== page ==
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Australian Cattle Council : Yearbook 2009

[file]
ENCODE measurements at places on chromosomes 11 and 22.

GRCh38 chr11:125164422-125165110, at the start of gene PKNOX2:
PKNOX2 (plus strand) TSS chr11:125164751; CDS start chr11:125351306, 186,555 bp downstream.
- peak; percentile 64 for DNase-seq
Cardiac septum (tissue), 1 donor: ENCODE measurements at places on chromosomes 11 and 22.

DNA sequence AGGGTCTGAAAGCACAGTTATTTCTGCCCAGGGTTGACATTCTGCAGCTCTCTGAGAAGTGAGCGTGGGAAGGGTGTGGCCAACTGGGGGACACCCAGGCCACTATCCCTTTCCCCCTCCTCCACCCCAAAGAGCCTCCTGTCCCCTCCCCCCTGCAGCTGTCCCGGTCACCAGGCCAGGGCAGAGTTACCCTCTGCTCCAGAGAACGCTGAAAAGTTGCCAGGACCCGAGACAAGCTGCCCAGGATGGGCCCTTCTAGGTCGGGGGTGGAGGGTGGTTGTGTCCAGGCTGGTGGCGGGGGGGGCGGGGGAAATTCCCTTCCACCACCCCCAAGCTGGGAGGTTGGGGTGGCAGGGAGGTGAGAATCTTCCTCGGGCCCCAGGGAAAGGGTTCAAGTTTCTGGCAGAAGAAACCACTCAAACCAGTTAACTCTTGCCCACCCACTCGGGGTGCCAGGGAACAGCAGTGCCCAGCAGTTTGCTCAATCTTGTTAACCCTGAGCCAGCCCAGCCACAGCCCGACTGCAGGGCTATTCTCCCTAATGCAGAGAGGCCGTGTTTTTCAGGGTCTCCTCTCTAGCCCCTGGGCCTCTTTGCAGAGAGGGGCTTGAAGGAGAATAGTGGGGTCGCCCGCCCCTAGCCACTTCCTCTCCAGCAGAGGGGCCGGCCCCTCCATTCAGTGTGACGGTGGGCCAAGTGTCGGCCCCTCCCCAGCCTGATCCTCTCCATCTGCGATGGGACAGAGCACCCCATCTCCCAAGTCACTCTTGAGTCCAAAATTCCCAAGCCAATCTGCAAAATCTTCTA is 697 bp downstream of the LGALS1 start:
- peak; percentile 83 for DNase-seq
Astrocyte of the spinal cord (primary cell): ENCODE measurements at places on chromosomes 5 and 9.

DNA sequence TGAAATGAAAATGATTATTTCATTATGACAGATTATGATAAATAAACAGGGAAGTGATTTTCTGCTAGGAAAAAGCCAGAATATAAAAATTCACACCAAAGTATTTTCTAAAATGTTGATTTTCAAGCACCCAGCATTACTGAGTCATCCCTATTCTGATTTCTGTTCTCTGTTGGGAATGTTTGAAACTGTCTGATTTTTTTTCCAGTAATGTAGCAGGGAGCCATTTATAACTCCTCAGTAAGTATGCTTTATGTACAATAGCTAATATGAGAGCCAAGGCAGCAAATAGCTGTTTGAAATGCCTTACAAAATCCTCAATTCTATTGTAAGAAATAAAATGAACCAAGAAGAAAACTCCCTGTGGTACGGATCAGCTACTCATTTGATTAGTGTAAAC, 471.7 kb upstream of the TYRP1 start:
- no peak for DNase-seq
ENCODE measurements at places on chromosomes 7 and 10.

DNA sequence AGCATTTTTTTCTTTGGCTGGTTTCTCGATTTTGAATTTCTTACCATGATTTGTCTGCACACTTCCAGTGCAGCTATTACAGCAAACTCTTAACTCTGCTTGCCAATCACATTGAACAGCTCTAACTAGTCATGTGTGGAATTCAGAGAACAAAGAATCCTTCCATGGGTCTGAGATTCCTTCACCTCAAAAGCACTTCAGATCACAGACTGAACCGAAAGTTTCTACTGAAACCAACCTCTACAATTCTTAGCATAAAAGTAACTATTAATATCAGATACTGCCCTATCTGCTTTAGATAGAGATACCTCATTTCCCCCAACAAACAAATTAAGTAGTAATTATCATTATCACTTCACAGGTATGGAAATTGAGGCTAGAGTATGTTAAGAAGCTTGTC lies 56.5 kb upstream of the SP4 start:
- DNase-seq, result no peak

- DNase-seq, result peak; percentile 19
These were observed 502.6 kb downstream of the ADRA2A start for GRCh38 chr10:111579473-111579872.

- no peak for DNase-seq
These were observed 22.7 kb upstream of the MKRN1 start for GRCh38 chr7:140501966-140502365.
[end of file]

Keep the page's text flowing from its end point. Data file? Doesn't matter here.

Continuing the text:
CA TTLE COUNCIL OF AUSTRALIA YEARBOOK 2009 Looking back on how we’ve moved forward an overvieW of the value of agriCultural researCh and development The Australian beef industry has a proud and extended history of innovation through research, development and extension (RD&E) activities. As dedicated industry-agency forums for advancing the strategic RD&E needs of the beef industry, the Northern and Southern Australia Beef Research Councils (NABRC and SABRC) are pleased to reflect on just some of the benefits derived from beef and broadacre agricultural research over the past 50 years. setting the sCene – trends in rd&e expenditure and the value of agriCultural Historical trends in expenditure on agricultural RD&E highlight the significant growth in the level and intensity of investment between 1953 and the late 1970s (Figure 1). This was mainly in response to nation-building policies following the end of WWII and the significant demand for agricultural products to feed and clothe Australia’s growing population. The latter part of this period represented an historical highpoint for RD&E investment in Australia. • Reallocation of consumer spending on services as household incomes have risen; • Declines in the relative price of agricultural commodities; and, • Productivity growth in the agriculture sector, which has facilitated the release of resources to other parts of the economy. Importantly, the declining contribution of agriculture to the Australian economy follows a long history of growth and is consistent with the pattern seen in developed economies worldwide. Australian agriculture’s share of output remains one of the highest in the OECD (PC, 2005) and, testament to the changing nature of the current world economic environment, is actually the only industry sector to achieve double-digit growth in the December 2008 (ABARE, 2009a) and March 2009 quarters (ABARE, 2009b). ABARE (2008) figures indicate Australian agriculture directly accounts for: Figure 1 – Real public investment and research intensity in Australian agriculture (Keogh, 2009) The downward trend in the intensity of agricultural research is consistent with the relative long-term decline in the contribution of agriculture to the Australian economy (Figure 2). The 2005 Productivity Commission Report Trends in Australian Agriculture (PC, 2005) indicates that agriculture’s declining contribution to Australia’s gross domestic product (GDP) is a culmination of the following medium to long-term patterns: 74 Figure 2 – Relative contribution of agriculture to the Australian economy (Productivity Commission, 2005) • 3% of GDP; • 3.5% of total employment; • 20% of merchandise exports. On a total output basis, the cattle industry has consistently led all other agricultural sectors, contributing ~20% of total output (PC, 2005). Additionally, with the largest geographical footprint of any agricultural sector, the beef industry accounts for up to 14% of employment in inland and remote areas of Australia (ABARE, 2008). 1117_CCA Yearbook 2009.indd 74 5/5/09 8:01:35 PM